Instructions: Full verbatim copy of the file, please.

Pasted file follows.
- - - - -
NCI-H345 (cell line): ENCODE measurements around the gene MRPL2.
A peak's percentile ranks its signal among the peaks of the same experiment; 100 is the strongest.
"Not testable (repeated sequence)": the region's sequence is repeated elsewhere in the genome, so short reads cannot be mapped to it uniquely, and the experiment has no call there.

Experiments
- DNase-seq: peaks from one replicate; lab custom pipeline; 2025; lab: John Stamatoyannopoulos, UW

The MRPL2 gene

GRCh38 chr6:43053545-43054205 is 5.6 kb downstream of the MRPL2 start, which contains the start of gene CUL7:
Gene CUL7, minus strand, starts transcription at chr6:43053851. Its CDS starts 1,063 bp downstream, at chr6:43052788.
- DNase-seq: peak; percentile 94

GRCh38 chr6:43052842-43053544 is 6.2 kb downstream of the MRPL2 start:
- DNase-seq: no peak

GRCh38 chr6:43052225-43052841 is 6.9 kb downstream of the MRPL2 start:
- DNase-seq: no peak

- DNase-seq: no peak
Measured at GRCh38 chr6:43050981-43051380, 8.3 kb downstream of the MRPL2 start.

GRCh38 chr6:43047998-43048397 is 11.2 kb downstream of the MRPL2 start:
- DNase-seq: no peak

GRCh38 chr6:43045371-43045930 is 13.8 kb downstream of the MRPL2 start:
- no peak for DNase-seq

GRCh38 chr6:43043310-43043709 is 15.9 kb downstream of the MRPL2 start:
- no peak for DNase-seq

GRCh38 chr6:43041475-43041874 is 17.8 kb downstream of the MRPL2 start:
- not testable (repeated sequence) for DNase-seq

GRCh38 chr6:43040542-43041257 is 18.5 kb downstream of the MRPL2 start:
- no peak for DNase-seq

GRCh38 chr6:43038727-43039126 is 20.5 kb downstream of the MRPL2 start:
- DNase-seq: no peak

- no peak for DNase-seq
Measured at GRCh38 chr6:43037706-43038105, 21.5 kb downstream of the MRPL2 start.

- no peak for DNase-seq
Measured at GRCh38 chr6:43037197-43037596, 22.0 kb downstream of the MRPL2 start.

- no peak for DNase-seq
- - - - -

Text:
NCI-H345 (cell line): ENCODE measurements around the gene MRPL2.
A peak's percentile ranks its signal among the peaks of the same experiment; 100 is the strongest.
"Not testable (repeated sequence)": the region's sequence is repeated elsewhere in the genome, so short reads cannot be mapped to it uniquely, and the experiment has no call there.

Experiments
- DNase-seq: peaks from one replicate; lab custom pipeline; 2025; lab: John Stamatoyannopoulos, UW

The MRPL2 gene

GRCh38 chr6:43053545-43054205 is 5.6 kb downstream of the MRPL2 start, which contains the start of gene CUL7:
Gene CUL7, minus strand, starts transcription at chr6:43053851. Its CDS starts 1,063 bp downstream, at chr6:43052788.
- DNase-seq: peak; percentile 94

GRCh38 chr6:43052842-43053544 is 6.2 kb downstream of the MRPL2 start:
- DNase-seq: no peak

GRCh38 chr6:43052225-43052841 is 6.9 kb downstream of the MRPL2 start:
- DNase-seq: no peak

- DNase-seq: no peak
Measured at GRCh38 chr6:43050981-43051380, 8.3 kb downstream of the MRPL2 start.

GRCh38 chr6:43047998-43048397 is 11.2 kb downstream of the MRPL2 start:
- DNase-seq: no peak

GRCh38 chr6:43045371-43045930 is 13.8 kb downstream of the MRPL2 start:
- no peak for DNase-seq

GRCh38 chr6:43043310-43043709 is 15.9 kb downstream of the MRPL2 start:
- no peak for DNase-seq

GRCh38 chr6:43041475-43041874 is 17.8 kb downstream of the MRPL2 start:
- not testable (repeated sequence) for DNase-seq

GRCh38 chr6:43040542-43041257 is 18.5 kb downstream of the MRPL2 start:
- no peak for DNase-seq

GRCh38 chr6:43038727-43039126 is 20.5 kb downstream of the MRPL2 start:
- DNase-seq: no peak

- no peak for DNase-seq
Measured at GRCh38 chr6:43037706-43038105, 21.5 kb downstream of the MRPL2 start.

- no peak for DNase-seq
Measured at GRCh38 chr6:43037197-43037596, 22.0 kb downstream of the MRPL2 start.

- no peak for DNase-seq